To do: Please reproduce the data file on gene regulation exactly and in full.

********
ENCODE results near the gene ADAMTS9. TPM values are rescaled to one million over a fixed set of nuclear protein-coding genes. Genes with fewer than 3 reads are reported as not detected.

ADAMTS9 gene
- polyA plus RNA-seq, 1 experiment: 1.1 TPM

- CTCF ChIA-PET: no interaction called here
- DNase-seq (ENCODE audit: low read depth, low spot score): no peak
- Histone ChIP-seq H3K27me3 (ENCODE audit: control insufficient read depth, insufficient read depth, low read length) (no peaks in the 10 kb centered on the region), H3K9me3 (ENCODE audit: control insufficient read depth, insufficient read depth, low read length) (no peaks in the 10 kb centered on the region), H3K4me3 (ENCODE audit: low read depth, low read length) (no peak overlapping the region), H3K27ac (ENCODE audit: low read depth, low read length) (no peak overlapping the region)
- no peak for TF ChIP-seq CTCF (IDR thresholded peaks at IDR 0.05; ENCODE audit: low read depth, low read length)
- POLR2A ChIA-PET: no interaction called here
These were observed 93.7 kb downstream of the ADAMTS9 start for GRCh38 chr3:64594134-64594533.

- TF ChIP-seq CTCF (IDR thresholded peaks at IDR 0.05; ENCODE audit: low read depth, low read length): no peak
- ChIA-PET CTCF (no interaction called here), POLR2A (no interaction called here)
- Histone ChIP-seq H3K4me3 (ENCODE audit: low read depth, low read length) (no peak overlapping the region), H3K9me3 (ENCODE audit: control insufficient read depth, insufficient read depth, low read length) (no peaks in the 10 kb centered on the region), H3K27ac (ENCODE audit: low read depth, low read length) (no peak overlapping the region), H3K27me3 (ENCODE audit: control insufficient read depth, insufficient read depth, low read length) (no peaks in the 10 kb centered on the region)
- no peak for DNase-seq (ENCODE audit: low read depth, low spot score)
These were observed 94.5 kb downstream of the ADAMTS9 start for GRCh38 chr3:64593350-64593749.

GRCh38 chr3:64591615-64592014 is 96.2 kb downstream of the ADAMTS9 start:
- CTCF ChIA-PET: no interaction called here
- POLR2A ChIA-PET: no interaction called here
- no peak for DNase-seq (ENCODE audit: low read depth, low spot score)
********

ENCODE results near the gene ADAMTS9. TPM values are rescaled to one million over a fixed set of nuclear protein-coding genes. Genes with fewer than 3 reads are reported as not detected.

ADAMTS9 gene
- polyA plus RNA-seq, 1 experiment: 1.1 TPM

- CTCF ChIA-PET: no interaction called here
- DNase-seq (ENCODE audit: low read depth, low spot score): no peak
- Histone ChIP-seq H3K27me3 (ENCODE audit: control insufficient read depth, insufficient read depth, low read length) (no peaks in the 10 kb centered on the region), H3K9me3 (ENCODE audit: control insufficient read depth, insufficient read depth, low read length) (no peaks in the 10 kb centered on the region), H3K4me3 (ENCODE audit: low read depth, low read length) (no peak overlapping the region), H3K27ac (ENCODE audit: low read depth, low read length) (no peak overlapping the region)
- no peak for TF ChIP-seq CTCF (IDR thresholded peaks at IDR 0.05; ENCODE audit: low read depth, low read length)
- POLR2A ChIA-PET: no interaction called here
These were observed 93.7 kb downstream of the ADAMTS9 start for GRCh38 chr3:64594134-64594533.

- TF ChIP-seq CTCF (IDR thresholded peaks at IDR 0.05; ENCODE audit: low read depth, low read length): no peak
- ChIA-PET CTCF (no interaction called here), POLR2A (no interaction called here)
- Histone ChIP-seq H3K4me3 (ENCODE audit: low read depth, low read length) (no peak overlapping the region), H3K9me3 (ENCODE audit: control insufficient read depth, insufficient read depth, low read length) (no peaks in the 10 kb centered on the region), H3K27ac (ENCODE audit: low read depth, low read length) (no peak overlapping the region), H3K27me3 (ENCODE audit: control insufficient read depth, insufficient read depth, low read length) (no peaks in the 10 kb centered on the region)
- no peak for DNase-seq (ENCODE audit: low read depth, low spot score)
These were observed 94.5 kb downstream of the ADAMTS9 start for GRCh38 chr3:64593350-64593749.

GRCh38 chr3:64591615-64592014 is 96.2 kb downstream of the ADAMTS9 start:
- CTCF ChIA-PET: no interaction called here
- POLR2A ChIA-PET: no interaction called here
- no peak for DNase-seq (ENCODE audit: low read depth, low spot score)